Now we come to the sixth reason Christians suffer. Some believers suffer for their faith in a heroic manner.

Who, through faith, subdued kingdoms, wrought righteousness, obtained promises, stopped the mouths of lions, quenched the violence of fire, escaped the edge of the sword, out of weakness were made strong, became valiant in fight, turned to flight the armies of the aliens. Women received their dead raised to life again.… (Hebrews 11:33–35)

Here is a group of people who, by faith, gained great victories for God. This is wonderful. And, friend, it is wonderful to be able to say, “I’ve been healed.” No one knows how happy I’ve been to be able to say that. But there are some who haven’t been able to say that. In the middle of verse 35 we are introduced to another company. Notice what we are told about them.… And others were tortured, not accepting deliverance, that they might obtain a better resurrection: and others had trial of cruel mockings and scourgings, yea, moreover,
of bonds and imprisonment; they were stoned, they were sawn asunder, were tested, were slain with the sword; they wandered about in sheepskins and goatskins;  being destitute, afflicted, tormented (of whom the world was not worthy); they wandered in deserts, and in mountains, and in dens and caves of the earth.  (Hebrews 11:35–38)

Now this is a strange thing. We first saw a group of people who by faith escaped the edge of the sword. Then here is another group of people who were slain by the sword, and both acted by faith. Frankly, I don’t even propose to reconcile the two. There are some folk whom God permits to suffer — you have known saints like this. I rather think they are His choice saints. James and Peter, you recall, were arrested by old Herod. Herod took James and put him to death. Peter he put in prison, but God got him out. Is the Lord playing favorites? No, He is not. James could endure martyrdom; Peter could not at that time. Later on he was a martyr also, but not then. He was growing in grace. It is my opinion that God does not permit some Christians to suffer for the simple reason that they can’t take it. God lets one group escape the edge of the sword, and they do it by faith. But I don’t think they had quite as much faith as the other group.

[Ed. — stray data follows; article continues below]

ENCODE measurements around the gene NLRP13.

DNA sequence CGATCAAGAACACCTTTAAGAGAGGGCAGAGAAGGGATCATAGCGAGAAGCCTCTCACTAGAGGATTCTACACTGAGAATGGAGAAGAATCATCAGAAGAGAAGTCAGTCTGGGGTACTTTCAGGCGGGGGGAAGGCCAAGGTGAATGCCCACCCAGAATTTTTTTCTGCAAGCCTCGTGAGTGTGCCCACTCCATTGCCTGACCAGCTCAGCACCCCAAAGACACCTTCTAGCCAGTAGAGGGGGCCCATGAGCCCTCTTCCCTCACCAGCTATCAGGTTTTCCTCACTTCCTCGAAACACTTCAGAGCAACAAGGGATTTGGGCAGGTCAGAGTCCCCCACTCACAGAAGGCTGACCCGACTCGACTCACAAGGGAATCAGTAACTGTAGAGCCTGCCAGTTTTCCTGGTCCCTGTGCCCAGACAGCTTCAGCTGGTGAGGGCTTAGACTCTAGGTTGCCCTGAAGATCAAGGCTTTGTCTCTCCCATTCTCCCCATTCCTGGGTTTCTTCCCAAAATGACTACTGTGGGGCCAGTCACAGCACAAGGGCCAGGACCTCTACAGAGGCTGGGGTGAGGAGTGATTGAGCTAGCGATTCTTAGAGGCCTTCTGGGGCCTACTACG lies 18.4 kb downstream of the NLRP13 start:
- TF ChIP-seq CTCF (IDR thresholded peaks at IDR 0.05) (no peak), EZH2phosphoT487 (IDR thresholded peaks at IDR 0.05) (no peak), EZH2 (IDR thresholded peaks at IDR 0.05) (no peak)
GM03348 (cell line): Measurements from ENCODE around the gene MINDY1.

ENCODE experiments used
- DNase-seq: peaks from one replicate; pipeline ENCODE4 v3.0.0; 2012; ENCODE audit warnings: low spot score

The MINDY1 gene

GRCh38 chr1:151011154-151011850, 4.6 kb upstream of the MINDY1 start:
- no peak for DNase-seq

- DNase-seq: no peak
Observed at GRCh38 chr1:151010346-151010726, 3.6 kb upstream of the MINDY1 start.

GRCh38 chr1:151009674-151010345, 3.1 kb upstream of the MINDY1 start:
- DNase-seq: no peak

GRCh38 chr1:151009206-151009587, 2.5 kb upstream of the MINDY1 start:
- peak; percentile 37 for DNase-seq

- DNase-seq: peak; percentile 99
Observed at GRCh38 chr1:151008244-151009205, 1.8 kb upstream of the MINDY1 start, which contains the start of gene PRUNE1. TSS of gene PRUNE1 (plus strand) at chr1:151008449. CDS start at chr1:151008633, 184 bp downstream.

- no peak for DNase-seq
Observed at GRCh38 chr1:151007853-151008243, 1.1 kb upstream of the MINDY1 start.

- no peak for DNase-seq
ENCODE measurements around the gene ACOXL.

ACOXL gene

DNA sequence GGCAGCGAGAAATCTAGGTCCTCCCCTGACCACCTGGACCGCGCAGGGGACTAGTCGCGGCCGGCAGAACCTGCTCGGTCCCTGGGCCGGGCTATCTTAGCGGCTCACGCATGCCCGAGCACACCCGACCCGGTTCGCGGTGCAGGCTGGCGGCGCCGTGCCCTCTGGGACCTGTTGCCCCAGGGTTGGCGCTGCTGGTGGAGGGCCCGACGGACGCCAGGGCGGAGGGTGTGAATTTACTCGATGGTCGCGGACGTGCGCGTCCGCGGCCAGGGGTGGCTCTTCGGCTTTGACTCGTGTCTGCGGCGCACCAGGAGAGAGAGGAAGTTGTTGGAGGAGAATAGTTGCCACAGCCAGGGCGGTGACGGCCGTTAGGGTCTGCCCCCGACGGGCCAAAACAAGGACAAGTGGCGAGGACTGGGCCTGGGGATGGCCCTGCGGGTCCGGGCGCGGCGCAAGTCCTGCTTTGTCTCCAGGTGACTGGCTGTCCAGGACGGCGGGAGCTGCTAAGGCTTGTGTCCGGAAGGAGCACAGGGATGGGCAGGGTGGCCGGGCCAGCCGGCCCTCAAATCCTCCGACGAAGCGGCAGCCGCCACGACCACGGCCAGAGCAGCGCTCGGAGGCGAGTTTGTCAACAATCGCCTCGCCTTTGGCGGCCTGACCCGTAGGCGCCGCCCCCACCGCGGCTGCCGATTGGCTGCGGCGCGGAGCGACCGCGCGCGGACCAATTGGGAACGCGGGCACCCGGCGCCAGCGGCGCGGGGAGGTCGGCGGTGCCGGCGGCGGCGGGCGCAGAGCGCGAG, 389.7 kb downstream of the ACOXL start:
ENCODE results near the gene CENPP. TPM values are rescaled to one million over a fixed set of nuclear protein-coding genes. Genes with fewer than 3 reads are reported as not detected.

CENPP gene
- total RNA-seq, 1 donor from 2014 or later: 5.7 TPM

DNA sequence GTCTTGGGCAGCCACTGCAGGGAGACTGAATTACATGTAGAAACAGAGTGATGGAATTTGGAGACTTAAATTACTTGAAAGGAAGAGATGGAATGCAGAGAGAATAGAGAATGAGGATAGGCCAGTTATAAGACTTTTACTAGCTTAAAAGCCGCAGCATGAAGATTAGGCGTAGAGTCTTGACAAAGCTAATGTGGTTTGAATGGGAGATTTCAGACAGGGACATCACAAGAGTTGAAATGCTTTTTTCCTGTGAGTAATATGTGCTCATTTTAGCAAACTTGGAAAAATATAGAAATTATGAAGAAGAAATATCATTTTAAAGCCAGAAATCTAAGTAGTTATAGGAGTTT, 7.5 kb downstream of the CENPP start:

Thru the Bible by Dr. J. Vernon McGee

Friday, August 19, 2011

Why Doesn't God Prevent His Children From Suffering? -Part 3

The fourth way in which God’s children suffer is that we suffer for our past life of sin — sin committed even before we were saved. Now I want to be very careful here because a great many people will say, “But since I came to Christ, doesn’t that mean all my sins are forgiven?”

Yes. If you’ve accepted Christ, you will never come before Him for judgment which will affect your salvation. Never! “Well, if I committed a sin before I was saved, do you mean to tell me that I suffer for that?” You surely will. Listen to Paul as he writes to the Galatians:  Be not deceived, God is not mocked, for whatever a man soweth, that shall he also reap. (Galatians 6:7)

What kind of a man is he referring to? A Christian man. Paul is writing to believers. We reap what we sow. This is, I think, applicable to people in any walk of life, whether they are believers or nonbelievers. But Paul is writing to believers, and he says we are going to reap what we sow.

That principle is at work everywhere in the physical world. You sow corn and you reap corn.  You sow peanuts; you reap peanuts. You sow cotton and you reap cotton. You plant an orange tree, and you’re going to pick oranges someday. “Whatever a man soweth, that shall he also reap.”